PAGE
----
Subject(s)
Bacterial Infections/metabolism , COVID-19/metabolism , Procalcitonin/metabolism , Aged , Aged, 80 and over , Biomarkers/metabolism , Boston , Case-Control Studies , Female , Humans , Inflammation/metabolism , Male , Middle Aged , Retrospective Studies , SARS-CoV-2/pathogenicity
4.
Cell Mol Biol Lett ; 27(1): 6, 2022 Jan 11.
Article in English | MEDLINE | ID: covidwho-1622208

ABSTRACT

Coronavirus disease 2019 (COVID-19), which is caused by severe acute respiratory syndrome coronavirus-2 (SARS-CoV-2), is associated with a high mortality rate. The majority of deaths in this disease are caused by ARDS (acute respiratory distress syndrome) followed by cytokine storm and coagulation complications. Although alterations in the level of the number of coagulation factors have been detected in samples from COVID-19 patients, the direct molecular mechanism which has been involved in this pathologic process has not been explored yet. The PI3K/AKT signaling pathway is an intracellular pathway which plays a central role in cell survival. Also, in recent years the association between this pathway and coagulopathies has been well clarified. Therefore, based on the evidence on over-activity of the PI3K/AKT signaling pathway in SARS-CoV-2 infection, in the current review, the probable role of this cellular pathway as a therapeutic target for the prevention of coagulation complications in patients with COVID-19 is discussed.


Subject(s)
Blood Coagulation Disorders/etiology , Blood Coagulation , COVID-19/complications , Phosphatidylinositol 3-Kinases/metabolism , Proto-Oncogene Proteins c-akt/metabolism , Signal Transduction , Animals , Blood Coagulation Disorders/blood , Blood Coagulation Disorders/metabolism , COVID-19/blood , COVID-19/metabolism , Humans , Inflammation/blood , Inflammation/etiology , Inflammation/metabolism , Molecular Targeted Therapy , SARS-CoV-2/physiology
5.
Cell Mol Life Sci ; 79(1): 65, 2022 Jan 10.
Article in English | MEDLINE | ID: covidwho-1616112

ABSTRACT

Coronavirus disease 2019 (COVID-19), the illness caused by a novel coronavirus now called severe acute respiratory syndrome coronavirus 2 (SARS-CoV-2), has led to more than 260 million confirmed infections and 5 million deaths to date. While vaccination is a powerful tool to control pandemic spread, medication to relieve COVID-19-associated symptoms and alleviate disease progression especially in high-risk patients is still lacking. In this study, we explore the suitability of the rapid accelerated fibrosarcoma/mitogen-activated protein kinase/extracellular signal-regulated kinase (Raf/MEK/ERK) pathway as a druggable target in the treatment of SARS-CoV-2 infections. We find that SARS-CoV-2 transiently activates Raf/MEK/ERK signaling in the very early infection phase and that ERK1/2 knockdown limits virus replication in cell culture models. We demonstrate that ATR-002, a specific inhibitor of the upstream MEK1/2 kinases which is currently evaluated in clinical trials as an anti-influenza drug, displays strong anti-SARS-CoV-2 activity in cell lines as well as in primary air-liquid-interphase epithelial cell (ALI) cultures, with a safe and selective treatment window. We also observe that ATR-002 treatment impairs the SARS-CoV-2-induced expression of pro-inflammatory cytokines, and thus might prevent COVID-19-associated hyperinflammation, a key player in COVID-19 progression. Thus, our data suggest that the Raf/MEK/ERK signaling cascade may represent a target for therapeutic intervention strategies against SARS-CoV-2 infections and that ATR-002 is a promising candidate for further drug evaluation.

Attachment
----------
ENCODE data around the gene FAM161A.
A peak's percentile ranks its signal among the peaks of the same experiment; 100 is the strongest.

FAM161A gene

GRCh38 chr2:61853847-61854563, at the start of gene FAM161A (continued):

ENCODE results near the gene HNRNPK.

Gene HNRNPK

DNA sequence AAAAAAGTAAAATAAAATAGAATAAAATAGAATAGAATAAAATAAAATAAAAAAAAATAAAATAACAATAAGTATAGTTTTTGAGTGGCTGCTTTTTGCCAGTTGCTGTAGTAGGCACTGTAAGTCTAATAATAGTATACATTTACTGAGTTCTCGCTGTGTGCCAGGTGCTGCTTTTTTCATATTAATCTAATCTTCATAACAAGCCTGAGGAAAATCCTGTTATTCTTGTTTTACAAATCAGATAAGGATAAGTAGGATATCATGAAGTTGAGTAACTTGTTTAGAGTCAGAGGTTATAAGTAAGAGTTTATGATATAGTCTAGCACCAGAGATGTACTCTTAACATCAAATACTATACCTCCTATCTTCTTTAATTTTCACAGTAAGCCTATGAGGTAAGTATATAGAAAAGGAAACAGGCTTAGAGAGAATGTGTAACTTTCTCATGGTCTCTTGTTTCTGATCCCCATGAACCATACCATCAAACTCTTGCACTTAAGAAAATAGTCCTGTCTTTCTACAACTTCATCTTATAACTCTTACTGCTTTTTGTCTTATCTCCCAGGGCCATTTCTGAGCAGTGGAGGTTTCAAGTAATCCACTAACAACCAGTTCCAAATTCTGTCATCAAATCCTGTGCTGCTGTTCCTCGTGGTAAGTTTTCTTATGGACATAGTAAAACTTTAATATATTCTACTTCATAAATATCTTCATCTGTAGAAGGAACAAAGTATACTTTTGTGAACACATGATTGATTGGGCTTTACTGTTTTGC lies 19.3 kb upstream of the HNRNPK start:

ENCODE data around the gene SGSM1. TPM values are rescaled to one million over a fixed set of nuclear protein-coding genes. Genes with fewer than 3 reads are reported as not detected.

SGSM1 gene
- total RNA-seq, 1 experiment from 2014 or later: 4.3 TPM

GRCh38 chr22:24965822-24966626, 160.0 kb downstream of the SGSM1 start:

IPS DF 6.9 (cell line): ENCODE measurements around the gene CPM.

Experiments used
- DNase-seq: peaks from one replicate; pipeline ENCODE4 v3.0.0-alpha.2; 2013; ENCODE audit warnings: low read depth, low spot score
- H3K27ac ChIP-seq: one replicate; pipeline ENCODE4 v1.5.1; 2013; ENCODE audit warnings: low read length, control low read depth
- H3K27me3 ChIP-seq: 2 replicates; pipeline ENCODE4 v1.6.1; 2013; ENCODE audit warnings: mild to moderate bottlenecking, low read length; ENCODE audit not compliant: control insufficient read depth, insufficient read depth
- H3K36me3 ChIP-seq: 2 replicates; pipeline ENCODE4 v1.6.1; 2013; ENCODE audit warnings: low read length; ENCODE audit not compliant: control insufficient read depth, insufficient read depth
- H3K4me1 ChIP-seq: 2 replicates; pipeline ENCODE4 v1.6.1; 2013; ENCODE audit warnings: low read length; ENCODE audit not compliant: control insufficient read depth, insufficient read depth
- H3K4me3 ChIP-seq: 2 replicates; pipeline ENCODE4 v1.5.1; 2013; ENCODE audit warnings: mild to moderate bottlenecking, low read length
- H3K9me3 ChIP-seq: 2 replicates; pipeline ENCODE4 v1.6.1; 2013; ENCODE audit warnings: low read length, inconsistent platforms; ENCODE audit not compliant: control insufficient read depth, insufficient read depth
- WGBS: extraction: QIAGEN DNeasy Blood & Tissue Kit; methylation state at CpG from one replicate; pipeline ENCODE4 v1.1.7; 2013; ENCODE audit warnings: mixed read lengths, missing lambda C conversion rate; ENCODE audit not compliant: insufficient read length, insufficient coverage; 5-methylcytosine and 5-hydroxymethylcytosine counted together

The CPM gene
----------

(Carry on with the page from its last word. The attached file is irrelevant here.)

Subject(s)
Antiviral Agents/pharmacology , COVID-19/drug therapy , Fenamates/pharmacology , MAP Kinase Signaling System/drug effects , Protein Kinase Inhibitors/pharmacology , SARS-CoV-2/drug effects , A549 Cells , Adult , Animals , COVID-19/metabolism , Cell Line , Cells, Cultured , Chlorocebus aethiops , Cytokines/metabolism , Humans , Inflammation/drug therapy , Inflammation/metabolism , MAP Kinase Kinase 1/antagonists & inhibitors , MAP Kinase Kinase 1/metabolism , MAP Kinase Kinase 2/antagonists & inhibitors , MAP Kinase Kinase 2/metabolism , SARS-CoV-2/physiology , Vero Cells , Virus Replication/drug effects
6.
Curr Opin Nephrol Hypertens ; 31(1): 36-46, 2022 01 01.
Article in English | MEDLINE | ID: covidwho-1612725

ABSTRACT

PURPOSE OF REVIEW: Severe COVID-19 disease is often complicated by acute kidney injury (AKI), which may transition to chronic kidney disease (CKD). Better understanding of underlying mechanisms is important in advancing therapeutic approaches. RECENT FINDINGS: SARS-CoV-2-induced endothelial injury initiates platelet activation, platelet-neutrophil partnership and release of neutrophil extracellular traps. The resulting thromboinflammation causes ischemia-reperfusion (I/R) injury to end organs. Severe COVID-19 induces a lipid-mediator storm with massive increases in thromboxane A2 (TxA2) and PGD2, which promote thromboinflammation and apoptosis of renal tubular cells, respectively, and thereby enhance renal fibrosis. COVID-19-associated AKI improves rapidly in the majority. However, 15-30% have protracted renal injury, raising the specter of transition from AKI to CKD. SUMMARY: In COVID-19, the lipid-mediator storm promotes thromboinflammation, ischemia-reperfusion injury and cytotoxicity. The thromboxane A2 and PGD2 signaling presents a therapeutic target with potential to mitigate AKI and transition to CKD. Ramatroban, the only dual antagonist of the thromboxane A2/TPr and PGD2/DPr2 signaling could potentially mitigate renal injury in acute and long-haul COVID. Urgent studies targeting the lipid-mediator storm are needed to potentially reduce the heavy burden of kidney disease emerging in the wake of the current pandemic.